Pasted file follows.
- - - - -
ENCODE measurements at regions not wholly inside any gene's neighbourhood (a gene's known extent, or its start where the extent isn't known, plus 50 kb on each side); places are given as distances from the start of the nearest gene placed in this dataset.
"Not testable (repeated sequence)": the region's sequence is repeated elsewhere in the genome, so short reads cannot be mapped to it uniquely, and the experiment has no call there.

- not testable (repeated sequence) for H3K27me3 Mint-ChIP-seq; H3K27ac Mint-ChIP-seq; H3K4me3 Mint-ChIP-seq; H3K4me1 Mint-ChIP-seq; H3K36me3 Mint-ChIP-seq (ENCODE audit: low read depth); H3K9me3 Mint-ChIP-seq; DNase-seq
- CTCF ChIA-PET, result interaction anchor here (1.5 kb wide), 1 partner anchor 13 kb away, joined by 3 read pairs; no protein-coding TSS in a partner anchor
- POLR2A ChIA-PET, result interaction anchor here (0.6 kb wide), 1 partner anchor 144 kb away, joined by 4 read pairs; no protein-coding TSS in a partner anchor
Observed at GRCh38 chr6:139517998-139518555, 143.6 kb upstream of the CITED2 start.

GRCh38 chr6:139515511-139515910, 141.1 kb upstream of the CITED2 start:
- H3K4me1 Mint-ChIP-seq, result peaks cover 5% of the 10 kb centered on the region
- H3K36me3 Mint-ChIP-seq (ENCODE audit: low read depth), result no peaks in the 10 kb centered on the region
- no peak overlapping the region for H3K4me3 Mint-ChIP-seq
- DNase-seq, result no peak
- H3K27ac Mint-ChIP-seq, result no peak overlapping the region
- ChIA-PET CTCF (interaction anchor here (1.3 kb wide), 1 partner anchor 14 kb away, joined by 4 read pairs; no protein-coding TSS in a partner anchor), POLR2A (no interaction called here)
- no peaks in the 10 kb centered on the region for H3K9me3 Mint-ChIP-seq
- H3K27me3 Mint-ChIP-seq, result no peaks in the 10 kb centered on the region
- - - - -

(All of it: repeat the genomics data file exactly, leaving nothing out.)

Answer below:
ENCODE measurements at regions not wholly inside any gene's neighbourhood (a gene's known extent, or its start where the extent isn't known, plus 50 kb on each side); places are given as distances from the start of the nearest gene placed in this dataset.
"Not testable (repeated sequence)": the region's sequence is repeated elsewhere in the genome, so short reads cannot be mapped to it uniquely, and the experiment has no call there.

- not testable (repeated sequence) for H3K27me3 Mint-ChIP-seq; H3K27ac Mint-ChIP-seq; H3K4me3 Mint-ChIP-seq; H3K4me1 Mint-ChIP-seq; H3K36me3 Mint-ChIP-seq (ENCODE audit: low read depth); H3K9me3 Mint-ChIP-seq; DNase-seq
- CTCF ChIA-PET, result interaction anchor here (1.5 kb wide), 1 partner anchor 13 kb away, joined by 3 read pairs; no protein-coding TSS in a partner anchor
- POLR2A ChIA-PET, result interaction anchor here (0.6 kb wide), 1 partner anchor 144 kb away, joined by 4 read pairs; no protein-coding TSS in a partner anchor
Observed at GRCh38 chr6:139517998-139518555, 143.6 kb upstream of the CITED2 start.

GRCh38 chr6:139515511-139515910, 141.1 kb upstream of the CITED2 start:
- H3K4me1 Mint-ChIP-seq, result peaks cover 5% of the 10 kb centered on the region
- H3K36me3 Mint-ChIP-seq (ENCODE audit: low read depth), result no peaks in the 10 kb centered on the region
- no peak overlapping the region for H3K4me3 Mint-ChIP-seq
- DNase-seq, result no peak
- H3K27ac Mint-ChIP-seq, result no peak overlapping the region
- ChIA-PET CTCF (interaction anchor here (1.3 kb wide), 1 partner anchor 14 kb away, joined by 4 read pairs; no protein-coding TSS in a partner anchor), POLR2A (no interaction called here)
- no peaks in the 10 kb centered on the region for H3K9me3 Mint-ChIP-seq
- H3K27me3 Mint-ChIP-seq, result no peaks in the 10 kb centered on the region